Review before class
Skim-reading your textbook before you go to class is a great way to start to familiarize yourself with the material. The more times you see information, the more likely it is going to stick in your brain for the long-run, which is what you want from nursing school, so adding in that extra review before class can really help.
Studying for hours on end with no breaks is not a good idea, so make sure you take short, frequent breaks. This will also allow your brain time to recover and finish processing information. Try studying for 45 minutes and then going on a 15-minute walk. This is a great way to increase your productivity and take care of yourself at the same time.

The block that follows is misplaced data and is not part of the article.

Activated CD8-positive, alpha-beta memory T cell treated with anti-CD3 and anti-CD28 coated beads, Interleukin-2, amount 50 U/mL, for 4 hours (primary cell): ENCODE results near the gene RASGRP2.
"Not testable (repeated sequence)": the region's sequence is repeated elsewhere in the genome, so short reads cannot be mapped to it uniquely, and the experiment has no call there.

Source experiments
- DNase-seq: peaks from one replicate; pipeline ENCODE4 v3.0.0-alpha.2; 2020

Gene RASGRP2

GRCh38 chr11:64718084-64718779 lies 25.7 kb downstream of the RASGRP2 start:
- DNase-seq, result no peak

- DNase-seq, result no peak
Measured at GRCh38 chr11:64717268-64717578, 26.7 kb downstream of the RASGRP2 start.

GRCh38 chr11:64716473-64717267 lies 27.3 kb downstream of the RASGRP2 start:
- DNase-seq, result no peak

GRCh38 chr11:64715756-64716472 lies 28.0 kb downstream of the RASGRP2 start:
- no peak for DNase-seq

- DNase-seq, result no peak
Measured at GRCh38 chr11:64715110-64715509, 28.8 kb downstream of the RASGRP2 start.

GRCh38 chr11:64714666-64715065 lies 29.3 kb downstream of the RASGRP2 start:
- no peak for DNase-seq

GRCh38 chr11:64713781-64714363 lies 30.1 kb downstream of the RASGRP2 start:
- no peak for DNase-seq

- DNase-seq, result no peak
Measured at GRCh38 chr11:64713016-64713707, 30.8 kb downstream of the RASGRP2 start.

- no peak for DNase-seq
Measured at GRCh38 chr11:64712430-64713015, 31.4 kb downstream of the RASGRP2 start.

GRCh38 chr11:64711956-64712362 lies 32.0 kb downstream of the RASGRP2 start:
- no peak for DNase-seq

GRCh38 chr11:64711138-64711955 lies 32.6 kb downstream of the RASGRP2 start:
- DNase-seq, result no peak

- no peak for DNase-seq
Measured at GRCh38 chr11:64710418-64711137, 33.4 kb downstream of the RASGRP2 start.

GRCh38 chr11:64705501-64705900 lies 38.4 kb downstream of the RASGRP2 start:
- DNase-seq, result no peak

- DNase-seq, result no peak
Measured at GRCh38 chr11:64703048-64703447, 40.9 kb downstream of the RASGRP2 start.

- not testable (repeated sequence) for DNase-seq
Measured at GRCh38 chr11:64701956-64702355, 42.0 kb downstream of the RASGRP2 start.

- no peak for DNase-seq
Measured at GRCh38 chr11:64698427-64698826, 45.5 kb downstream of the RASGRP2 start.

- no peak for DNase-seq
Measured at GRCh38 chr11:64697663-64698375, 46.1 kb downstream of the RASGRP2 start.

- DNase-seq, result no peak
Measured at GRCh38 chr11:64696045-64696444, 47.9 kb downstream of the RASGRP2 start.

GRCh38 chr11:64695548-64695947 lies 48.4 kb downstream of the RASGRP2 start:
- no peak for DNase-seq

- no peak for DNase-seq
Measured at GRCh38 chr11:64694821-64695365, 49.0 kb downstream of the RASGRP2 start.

5 Nursing School Survival Tips
Even if you are the most fantastic scholar ever, there is more to a nursing school than just academic schooling. Nursing is a mentally, emotionally, and physically demanding profession, and nursing school is no different. This is our list of nursing school survival tips to help you get through the rough spots.
Take care of your body
Make sure that you are eating well and are drinking enough water. Minimize your alcohol consumption, excessive salt, and excessive sugar as all of these dehydrate your body. Taking good care of your body will also help your brain and thus help your grades and understanding of the material, so it really is to your advantage to take care of your body.
Build a good support system
Nursing school and nursing itself can both be pretty emotionally draining. Remember that you are training to help take care of those who are likely not at a great place in their lives, and dealing with trauma and injuries is never easy. It is important to have a good support system to help you take care of yourself emotionally throughout nursing school.